To test whether BEARscc can improve the detection of true subpopulations of cells from singlecell transcriptome analysis, we performed a control experiment in which we sequenced 45 ‘blank’ samples opposite the diluted brain RNA, in two batches. The blanks only contained spikeins and trace amounts of environmental contamination, producing sporadic read counts. We clustered the data from the brain samples and blanks using three widely used clustering algorithms (RaceID2^{10}, BackSPIN^{11}, and SC3^{14}), either alone or after simulating technical replicates using BEARscc. Correct clustering should give perfect separation of brain and blank samples. To avoid artifacts due to differences in amplificationdependent library size, we applied an adjusted cpm normalization (see Methods). Otherwise, standard parameters were used for all three clustering algorithms. As an alternative to BEARscc, we also tested a simple sampling approach where we repeatedly sampled half of all expressed genes and reclustered the cells based on this subset (see Methods). Without BEARscc or this sampling approach, all three clustering algorithms created falsepositive clusters (Fig. 2a, Supplementary Fig. 3ac, top). BEARscc provided a clear improvement over the original clustering and the sampling approach (Fig. 2a). Overall, BEARscc separated brain tissue and blank samples correctly and eliminated spurious clusters that corresponded to batch effects (Supplementary Fig. 3a, c, coloured bars above matrices). In the case of using BEARscc with RaceID2, three outlier cells were incorrectly identified to be robust clusters (Supplementary Fig. 3b, coloured bars above matrix); the libraries for these three samples contained fewer than 1000 observed transcripts, indicating that BEARscc is limited by RaceID2’s oversensitivity to library size differences.
Applying BEARscc to a well annotated biological data set
To further test the utility of BEARscc, we applied BEARscc to a previously published data set^{15} of scRNAseq measurements from early C. elegans embryogenesis. In this study, mRNA from four biological replicates of cells from the 1, 2, 4, 8 and 16cell stage was sequenced. We made the assumption that cells from the 1, 4 and 16cell stages are more different between than within stages. We therefore expected to observe clusters that preferentially group cells from the same stage across biological replicates. To test this, we ran RaceID2^{10} and BackSPIN^{11} on the expression data from these three distinct stages and compared the resulting cluster assignments to the metaclusters created by BEARscc, or by gene sampling as described above. We found that BEARscc outperformed gene sampling and either RaceID2 or BackSPIN alone, as measured by the adjusted rand index (expecting three distinct clusters, see Fig. 2a). RaceID2 alone produced 10 clusters, which were reduced to two by BEARscc (Supplementary Fig. 4a and Supplementary Fig. 5a, b). BackSPIN alone resulted in 34 clusters, which BEARscc merged to 7 clusters (Supplementary Fig. 4b and Supplementary Fig. 5c, d). These data suggest that BEARscc reduces overclustering by commonly used clustering algorithms and improves the interpretation of scRNAseq data.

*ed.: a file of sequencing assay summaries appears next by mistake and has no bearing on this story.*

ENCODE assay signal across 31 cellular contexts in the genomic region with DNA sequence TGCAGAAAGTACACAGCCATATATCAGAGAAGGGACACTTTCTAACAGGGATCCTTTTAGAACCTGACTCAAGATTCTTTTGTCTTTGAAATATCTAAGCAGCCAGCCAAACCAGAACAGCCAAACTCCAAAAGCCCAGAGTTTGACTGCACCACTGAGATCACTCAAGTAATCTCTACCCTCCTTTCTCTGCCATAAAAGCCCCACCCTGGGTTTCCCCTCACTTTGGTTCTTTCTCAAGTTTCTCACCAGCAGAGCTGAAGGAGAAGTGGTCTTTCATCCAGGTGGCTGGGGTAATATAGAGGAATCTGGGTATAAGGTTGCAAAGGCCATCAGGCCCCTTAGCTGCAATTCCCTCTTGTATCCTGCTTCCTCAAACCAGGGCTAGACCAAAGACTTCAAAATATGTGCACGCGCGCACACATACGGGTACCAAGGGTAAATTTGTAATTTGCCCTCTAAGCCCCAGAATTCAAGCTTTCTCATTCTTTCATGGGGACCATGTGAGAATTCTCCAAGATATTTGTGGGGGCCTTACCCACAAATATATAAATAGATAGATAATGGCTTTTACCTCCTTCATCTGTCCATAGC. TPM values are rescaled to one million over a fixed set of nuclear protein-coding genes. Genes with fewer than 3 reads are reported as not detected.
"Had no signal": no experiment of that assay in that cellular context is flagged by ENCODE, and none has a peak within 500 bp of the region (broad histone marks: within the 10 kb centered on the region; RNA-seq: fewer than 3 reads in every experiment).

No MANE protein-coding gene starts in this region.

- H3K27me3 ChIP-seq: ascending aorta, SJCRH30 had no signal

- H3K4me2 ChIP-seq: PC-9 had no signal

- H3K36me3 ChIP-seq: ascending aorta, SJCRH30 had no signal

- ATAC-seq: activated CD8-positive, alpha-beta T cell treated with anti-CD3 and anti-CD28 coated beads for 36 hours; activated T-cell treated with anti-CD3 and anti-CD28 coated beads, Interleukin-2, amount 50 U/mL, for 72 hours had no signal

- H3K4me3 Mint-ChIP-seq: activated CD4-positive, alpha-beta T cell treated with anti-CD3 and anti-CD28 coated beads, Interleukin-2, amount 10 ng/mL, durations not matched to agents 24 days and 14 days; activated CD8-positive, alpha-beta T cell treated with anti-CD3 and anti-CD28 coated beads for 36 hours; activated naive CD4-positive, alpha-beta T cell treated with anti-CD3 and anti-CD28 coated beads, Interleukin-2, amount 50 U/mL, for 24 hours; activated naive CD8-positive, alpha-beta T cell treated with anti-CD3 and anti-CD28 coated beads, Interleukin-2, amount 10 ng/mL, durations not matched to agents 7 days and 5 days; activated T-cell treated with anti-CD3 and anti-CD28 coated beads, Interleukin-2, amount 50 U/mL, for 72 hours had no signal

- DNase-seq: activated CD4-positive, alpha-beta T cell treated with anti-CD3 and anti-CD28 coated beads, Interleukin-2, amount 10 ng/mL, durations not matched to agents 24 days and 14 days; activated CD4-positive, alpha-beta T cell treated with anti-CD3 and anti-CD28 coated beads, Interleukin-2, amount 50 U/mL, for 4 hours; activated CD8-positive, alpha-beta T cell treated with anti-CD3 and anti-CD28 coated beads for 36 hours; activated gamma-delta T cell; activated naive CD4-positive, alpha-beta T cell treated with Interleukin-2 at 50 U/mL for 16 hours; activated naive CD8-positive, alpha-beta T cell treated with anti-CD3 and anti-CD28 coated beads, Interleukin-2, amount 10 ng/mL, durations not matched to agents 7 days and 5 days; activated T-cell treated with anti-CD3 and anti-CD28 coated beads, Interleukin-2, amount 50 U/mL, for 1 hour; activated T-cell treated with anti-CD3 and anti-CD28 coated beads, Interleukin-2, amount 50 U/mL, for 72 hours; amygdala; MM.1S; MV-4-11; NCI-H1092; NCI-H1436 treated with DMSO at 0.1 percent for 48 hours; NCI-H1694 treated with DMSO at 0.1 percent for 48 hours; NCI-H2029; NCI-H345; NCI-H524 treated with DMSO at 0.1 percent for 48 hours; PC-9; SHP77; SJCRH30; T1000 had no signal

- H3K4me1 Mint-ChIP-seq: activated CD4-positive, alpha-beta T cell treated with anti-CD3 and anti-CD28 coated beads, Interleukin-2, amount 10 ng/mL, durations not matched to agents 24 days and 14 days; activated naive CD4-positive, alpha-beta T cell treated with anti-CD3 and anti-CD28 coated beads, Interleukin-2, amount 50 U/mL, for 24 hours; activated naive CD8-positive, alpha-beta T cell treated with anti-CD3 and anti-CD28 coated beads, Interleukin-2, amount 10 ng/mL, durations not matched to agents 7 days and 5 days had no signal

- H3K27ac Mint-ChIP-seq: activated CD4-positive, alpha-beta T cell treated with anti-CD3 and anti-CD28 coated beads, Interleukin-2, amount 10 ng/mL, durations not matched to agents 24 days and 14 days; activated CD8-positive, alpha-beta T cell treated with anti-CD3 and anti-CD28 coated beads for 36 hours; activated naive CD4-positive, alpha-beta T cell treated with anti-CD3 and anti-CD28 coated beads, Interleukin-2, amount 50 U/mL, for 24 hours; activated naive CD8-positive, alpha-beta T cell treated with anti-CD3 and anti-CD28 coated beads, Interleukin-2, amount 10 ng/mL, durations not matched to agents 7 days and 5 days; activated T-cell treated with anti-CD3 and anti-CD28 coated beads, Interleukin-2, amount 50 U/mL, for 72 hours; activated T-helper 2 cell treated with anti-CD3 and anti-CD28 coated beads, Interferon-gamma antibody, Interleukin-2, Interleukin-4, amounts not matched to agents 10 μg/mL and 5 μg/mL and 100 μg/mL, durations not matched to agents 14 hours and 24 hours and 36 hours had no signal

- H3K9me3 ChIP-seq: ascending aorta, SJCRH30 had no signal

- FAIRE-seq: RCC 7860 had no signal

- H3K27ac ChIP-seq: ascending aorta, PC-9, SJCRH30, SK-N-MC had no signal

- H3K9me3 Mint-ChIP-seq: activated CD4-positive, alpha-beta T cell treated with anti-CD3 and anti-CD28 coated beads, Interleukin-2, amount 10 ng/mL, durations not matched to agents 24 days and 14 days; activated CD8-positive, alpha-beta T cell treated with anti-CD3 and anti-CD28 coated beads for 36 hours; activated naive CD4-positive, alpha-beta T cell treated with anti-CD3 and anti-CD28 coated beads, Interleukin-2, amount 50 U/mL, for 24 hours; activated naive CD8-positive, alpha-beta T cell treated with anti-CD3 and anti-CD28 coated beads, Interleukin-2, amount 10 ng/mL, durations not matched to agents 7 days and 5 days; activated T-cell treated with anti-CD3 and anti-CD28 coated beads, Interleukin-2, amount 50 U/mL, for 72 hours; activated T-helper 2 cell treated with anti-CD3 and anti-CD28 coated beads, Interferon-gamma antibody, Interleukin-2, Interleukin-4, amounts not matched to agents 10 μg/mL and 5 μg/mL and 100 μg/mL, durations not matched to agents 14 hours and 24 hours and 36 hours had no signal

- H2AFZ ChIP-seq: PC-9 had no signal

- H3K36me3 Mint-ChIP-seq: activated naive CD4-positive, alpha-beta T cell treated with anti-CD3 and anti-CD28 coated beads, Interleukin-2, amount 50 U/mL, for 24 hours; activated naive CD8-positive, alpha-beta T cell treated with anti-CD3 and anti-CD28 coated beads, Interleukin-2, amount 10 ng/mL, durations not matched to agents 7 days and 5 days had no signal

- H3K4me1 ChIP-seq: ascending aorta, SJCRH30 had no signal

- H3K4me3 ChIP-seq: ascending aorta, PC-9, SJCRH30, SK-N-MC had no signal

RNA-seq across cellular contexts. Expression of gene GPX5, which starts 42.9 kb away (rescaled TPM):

BEARscc enhances the interpretation of published data sets
To assess the robustness of computational celltype detection based on real biological scRNAseq data, we applied BEARscc to two previously published data sets. We first reanalyzed murine brain data (3005 cells) from Zeisel et al.^{11}, using BEARscc together with BackSPIN, which is the clustering algorithm used in the original publication. Based on the score statistic, BEARscc reduced the 24 clusters produced by BackSPIN alone into 11 clusters, which corresponded well with the manually curated cell types described in the original publication (Adjusted Rand Index 0.72 with BEARscc, and 0.55 for BackSPIN alone; Fig. 2a (right), Fig. 2b). Therefore, BEARscc provided an optimal grouping of cells without the effort of manual curation.
In a second evaluation, we reanalyzed murine intestinal data (291 cells) from Grün et al.^{10}, using BEARscc to generate simulated technical replicates and RaceID2 (as described in the original publication) for clustering. The score metric from BEARscc indicated that 219 out of 291 cells were robustly classified in the original work. However, the two largest clusters—‘cluster 1’ and ‘cluster 2’—exhibited low scores (−0.07 and 0.20, respectively) compared to the other nonoutlier clusters 3, 4 and 5 (Supplementary Fig. 6a). The BEARscc noise consensus matrix reveals high variability in the clustering patterns of cells in clusters 1 and 2 (Supplementary Fig. 6b). Grün et al. suggest that clusters 1 and 2 reflect closely related, undifferentiated cell types (‘transitamplifying’ and ‘stemlike’, respectively). Expression patterns of genes characteristic of the two clusters were highly similar (Supplementary Fig. 7a), compared to the expression differences between cluster 1 and the nextlargest cluster (cluster 5) (Supplementary Fig. 7b). Expression foldchanges between clusters 1 and 2 were reduced in technical replicates, falling below the significance threshold for many genes. BEARscc shows that many cells in clusters 1 and 2 cannot be reliably classified into one cluster or the other. The sharp distinction between clusters 1 and 2 described in the original publication is therefore likely to be a result of technical variation, rather than a defining biological feature of these cells. Instead, cells in clusters 1 and 2 seem to lie on a gradient of differentiation between two cellular states. More work will be needed to fully determine how the differentiation state of stemlike cells is reflected by their transcriptome. Nevertheless, this example demonstrates how BEARscc can help to improve the biological interpretation of scRNA data.